Rough-and-tumble play provides children with opportunities to take risks, try new strategies, and overcome challenges. As they navigate the physical interactions and test their abilities, children develop a sense of self-confidence and resilience.

They learn to trust their own judgment, handle setbacks, and bounce back from minor conflicts or falls. These experiences contribute to the development of a strong sense of self-esteem and a growth mindset.

Two young girls chasing each other during recess. Source

How to ensure safe rough-and-tumble play

Your role as a teacher is to help children have positive play experiences. Rough-and-tumble play is intended to be fun, and you can make sure it stays that way. You are the key to facilitating the play and considering the risks. It’s imperative to actively supervise the environment and ensure it’s safe for adventurous play.

Balancing risk and reward is the best way to facilitate challenging activities like rough-and-tumble play. Your responsibility is to prevent unnecessary risks to children's safety by offering them learning opportunities to manage their safety levels.

By implementing the following strategies, teachers can ensure that rough and tumble play remains safe and beneficial.

1. Establish clear guidelines and expectations

To ensure safe rough-and-tumble play, create ground rules and establish them at the beginning. These rules can be shared with the children using age-appropriate language. You can also discuss examples of what’s permitted and what’s not and when a teacher will stop the game.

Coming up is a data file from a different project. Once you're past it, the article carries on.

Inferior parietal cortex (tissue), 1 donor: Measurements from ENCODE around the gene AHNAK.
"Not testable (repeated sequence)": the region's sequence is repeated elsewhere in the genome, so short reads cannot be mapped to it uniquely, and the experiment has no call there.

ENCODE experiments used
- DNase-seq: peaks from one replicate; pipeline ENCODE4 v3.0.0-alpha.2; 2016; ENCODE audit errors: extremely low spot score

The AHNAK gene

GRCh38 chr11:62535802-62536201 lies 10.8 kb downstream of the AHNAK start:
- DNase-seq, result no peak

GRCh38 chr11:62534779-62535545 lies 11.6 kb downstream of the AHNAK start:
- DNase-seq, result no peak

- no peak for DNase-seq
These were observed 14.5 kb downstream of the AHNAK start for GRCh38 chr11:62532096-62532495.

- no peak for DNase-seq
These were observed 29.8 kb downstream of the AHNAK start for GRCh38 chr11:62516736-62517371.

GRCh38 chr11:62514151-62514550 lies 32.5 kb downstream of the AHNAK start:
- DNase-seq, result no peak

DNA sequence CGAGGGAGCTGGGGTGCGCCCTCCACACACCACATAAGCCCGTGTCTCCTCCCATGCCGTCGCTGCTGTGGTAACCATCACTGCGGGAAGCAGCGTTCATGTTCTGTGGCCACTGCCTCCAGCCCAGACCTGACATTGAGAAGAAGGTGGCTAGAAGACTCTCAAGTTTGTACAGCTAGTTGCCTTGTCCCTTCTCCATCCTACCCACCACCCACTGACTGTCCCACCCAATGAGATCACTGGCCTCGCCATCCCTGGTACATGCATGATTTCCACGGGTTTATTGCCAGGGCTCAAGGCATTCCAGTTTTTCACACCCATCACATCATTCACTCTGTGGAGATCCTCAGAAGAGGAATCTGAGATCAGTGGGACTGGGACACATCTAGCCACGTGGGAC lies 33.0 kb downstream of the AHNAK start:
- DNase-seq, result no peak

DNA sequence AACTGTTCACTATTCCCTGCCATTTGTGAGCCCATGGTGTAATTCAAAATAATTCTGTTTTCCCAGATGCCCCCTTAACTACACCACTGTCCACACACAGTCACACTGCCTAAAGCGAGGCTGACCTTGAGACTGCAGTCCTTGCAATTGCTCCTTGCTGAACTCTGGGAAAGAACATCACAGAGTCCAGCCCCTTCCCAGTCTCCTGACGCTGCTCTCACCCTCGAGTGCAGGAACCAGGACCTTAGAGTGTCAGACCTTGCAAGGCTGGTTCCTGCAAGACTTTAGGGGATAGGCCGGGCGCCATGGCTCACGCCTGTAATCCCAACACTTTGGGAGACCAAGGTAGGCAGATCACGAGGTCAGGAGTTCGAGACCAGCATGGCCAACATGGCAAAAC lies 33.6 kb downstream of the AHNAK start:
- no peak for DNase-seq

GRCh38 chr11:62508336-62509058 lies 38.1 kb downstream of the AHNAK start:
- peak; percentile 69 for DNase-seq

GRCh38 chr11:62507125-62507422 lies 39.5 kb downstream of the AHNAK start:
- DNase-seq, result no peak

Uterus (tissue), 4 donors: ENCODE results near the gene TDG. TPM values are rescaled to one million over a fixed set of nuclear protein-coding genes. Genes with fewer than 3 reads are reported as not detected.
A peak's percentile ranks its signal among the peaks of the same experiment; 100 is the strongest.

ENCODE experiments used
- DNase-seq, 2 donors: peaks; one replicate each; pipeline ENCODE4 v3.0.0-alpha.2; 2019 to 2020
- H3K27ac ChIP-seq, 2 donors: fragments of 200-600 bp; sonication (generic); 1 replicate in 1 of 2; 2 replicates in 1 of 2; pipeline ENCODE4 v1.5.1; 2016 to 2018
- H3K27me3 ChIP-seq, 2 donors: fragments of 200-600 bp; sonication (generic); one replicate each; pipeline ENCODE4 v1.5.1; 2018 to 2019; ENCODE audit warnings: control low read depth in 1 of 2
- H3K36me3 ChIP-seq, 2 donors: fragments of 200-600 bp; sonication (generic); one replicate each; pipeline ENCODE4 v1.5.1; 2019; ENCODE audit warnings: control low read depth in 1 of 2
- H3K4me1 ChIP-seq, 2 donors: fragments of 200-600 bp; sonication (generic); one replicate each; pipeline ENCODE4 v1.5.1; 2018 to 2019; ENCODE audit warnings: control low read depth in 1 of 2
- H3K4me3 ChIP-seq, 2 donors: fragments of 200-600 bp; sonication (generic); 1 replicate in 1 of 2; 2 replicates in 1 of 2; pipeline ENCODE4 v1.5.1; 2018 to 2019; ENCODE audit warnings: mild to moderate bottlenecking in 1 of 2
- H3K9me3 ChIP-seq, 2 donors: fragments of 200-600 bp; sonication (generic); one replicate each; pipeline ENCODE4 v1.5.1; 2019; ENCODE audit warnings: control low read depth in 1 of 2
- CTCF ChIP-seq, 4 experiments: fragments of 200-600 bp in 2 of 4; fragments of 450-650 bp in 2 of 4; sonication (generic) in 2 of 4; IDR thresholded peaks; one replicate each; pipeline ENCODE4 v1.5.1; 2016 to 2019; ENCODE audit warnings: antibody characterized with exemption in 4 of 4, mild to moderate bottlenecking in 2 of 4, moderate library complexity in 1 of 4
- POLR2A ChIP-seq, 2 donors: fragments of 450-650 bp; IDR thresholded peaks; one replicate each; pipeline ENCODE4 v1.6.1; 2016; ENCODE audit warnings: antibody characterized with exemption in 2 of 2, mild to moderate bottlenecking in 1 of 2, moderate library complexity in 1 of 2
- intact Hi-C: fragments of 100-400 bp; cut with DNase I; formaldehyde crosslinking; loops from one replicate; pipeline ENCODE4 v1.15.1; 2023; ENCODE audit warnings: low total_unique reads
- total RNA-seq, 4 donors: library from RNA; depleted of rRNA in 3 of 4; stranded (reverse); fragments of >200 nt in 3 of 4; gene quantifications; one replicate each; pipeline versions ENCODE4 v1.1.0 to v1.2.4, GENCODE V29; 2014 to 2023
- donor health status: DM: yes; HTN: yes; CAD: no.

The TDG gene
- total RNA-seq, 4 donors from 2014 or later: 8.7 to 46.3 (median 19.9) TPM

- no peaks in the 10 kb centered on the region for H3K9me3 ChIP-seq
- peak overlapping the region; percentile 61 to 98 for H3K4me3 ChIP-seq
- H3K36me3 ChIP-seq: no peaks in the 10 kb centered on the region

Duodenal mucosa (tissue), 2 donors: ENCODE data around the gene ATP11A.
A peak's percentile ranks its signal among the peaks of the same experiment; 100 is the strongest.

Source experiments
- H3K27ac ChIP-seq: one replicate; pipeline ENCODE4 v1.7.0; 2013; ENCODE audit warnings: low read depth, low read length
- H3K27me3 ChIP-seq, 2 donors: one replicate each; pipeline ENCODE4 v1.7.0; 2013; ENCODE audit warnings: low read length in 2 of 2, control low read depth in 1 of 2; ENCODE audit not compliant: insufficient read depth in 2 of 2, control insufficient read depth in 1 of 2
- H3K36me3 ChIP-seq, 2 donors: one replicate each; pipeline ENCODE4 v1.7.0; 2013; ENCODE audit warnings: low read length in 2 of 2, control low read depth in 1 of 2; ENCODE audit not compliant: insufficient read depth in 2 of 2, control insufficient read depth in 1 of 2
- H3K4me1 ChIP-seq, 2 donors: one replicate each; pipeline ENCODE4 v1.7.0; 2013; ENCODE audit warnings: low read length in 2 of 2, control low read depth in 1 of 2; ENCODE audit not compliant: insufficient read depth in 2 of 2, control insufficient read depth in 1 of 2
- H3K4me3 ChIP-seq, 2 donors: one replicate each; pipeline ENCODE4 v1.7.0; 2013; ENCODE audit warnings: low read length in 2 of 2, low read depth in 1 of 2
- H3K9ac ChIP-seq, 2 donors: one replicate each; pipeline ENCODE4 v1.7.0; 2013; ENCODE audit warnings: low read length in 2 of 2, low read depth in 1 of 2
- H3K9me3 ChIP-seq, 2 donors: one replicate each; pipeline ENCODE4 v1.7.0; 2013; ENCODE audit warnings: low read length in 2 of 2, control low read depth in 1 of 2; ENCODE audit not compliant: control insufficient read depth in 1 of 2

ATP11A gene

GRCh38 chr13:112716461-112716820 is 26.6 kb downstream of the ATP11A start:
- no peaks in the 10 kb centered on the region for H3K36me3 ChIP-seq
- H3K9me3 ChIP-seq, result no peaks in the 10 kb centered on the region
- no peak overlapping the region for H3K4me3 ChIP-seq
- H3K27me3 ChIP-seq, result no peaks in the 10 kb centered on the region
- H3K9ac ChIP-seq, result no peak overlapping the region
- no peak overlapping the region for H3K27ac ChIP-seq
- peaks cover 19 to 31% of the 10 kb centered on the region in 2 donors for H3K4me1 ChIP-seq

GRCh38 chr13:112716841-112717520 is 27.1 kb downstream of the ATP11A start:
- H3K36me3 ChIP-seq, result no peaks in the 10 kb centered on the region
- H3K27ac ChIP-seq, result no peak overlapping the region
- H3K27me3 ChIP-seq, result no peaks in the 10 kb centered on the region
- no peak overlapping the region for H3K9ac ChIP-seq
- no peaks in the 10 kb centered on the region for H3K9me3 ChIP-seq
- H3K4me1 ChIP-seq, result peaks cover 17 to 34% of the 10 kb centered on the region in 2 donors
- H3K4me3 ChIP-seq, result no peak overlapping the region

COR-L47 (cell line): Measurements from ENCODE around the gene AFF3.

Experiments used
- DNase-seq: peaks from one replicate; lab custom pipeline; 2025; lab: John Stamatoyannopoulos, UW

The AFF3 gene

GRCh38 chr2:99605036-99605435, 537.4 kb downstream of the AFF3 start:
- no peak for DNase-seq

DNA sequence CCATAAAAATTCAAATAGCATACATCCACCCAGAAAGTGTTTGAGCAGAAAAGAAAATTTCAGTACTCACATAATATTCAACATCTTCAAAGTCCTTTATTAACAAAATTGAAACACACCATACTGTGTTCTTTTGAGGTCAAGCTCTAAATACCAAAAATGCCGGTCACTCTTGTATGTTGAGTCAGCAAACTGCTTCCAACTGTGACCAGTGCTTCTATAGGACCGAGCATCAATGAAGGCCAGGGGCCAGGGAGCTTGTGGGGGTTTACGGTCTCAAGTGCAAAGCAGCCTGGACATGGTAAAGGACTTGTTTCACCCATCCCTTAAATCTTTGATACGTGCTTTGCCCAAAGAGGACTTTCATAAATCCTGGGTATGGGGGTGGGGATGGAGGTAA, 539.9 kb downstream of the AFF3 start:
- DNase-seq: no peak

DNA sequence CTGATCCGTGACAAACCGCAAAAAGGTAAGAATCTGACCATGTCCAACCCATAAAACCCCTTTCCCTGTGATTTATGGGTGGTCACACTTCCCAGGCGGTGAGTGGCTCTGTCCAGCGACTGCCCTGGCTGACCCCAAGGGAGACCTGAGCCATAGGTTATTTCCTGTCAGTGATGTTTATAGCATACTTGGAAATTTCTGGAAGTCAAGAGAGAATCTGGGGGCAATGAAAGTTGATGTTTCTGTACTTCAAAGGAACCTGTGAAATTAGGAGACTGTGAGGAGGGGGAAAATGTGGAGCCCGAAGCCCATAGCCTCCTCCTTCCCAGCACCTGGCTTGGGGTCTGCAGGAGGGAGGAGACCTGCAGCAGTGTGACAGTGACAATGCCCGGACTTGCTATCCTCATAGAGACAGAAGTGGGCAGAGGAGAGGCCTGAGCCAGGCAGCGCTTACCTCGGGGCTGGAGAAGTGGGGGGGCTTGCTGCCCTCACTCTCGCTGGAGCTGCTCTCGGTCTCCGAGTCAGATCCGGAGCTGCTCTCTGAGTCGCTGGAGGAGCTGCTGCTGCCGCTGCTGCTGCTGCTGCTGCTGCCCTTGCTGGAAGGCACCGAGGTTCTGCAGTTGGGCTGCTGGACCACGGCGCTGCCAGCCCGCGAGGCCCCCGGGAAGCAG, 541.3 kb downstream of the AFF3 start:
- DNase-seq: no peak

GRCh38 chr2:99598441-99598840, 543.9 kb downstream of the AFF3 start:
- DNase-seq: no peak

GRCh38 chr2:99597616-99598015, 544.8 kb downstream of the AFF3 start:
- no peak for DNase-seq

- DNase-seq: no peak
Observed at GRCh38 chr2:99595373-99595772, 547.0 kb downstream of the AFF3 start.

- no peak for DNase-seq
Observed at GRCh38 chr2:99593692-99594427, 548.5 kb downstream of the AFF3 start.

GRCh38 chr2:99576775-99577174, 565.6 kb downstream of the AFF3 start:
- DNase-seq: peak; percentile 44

Here are a few ground rules to consider:

  • Listen to the needs of others.

  • Keep contact below the shoulders.

  • Always use open palms and not your fists. Kicking, choking, or any other form of aggression is not permitted.

  • Play outdoors on soft grass or any other comfortable area with ample space. Make sure you designate the areas where rough play is safe.

  • Use a code word. Give them a code word that they can use to let other players know it’s time to stop. 

2. Teach safe techniques and movements

Provide explicit instruction on safe techniques and movements to minimize the risk of injuries. Teach children how to properly use their bodies during rough-and-tumble play, such as landing softly, keeping their hands open, and avoiding dangerous maneuvers like jumping from high surfaces. Encourage them to be mindful of their own and others' safety at all times.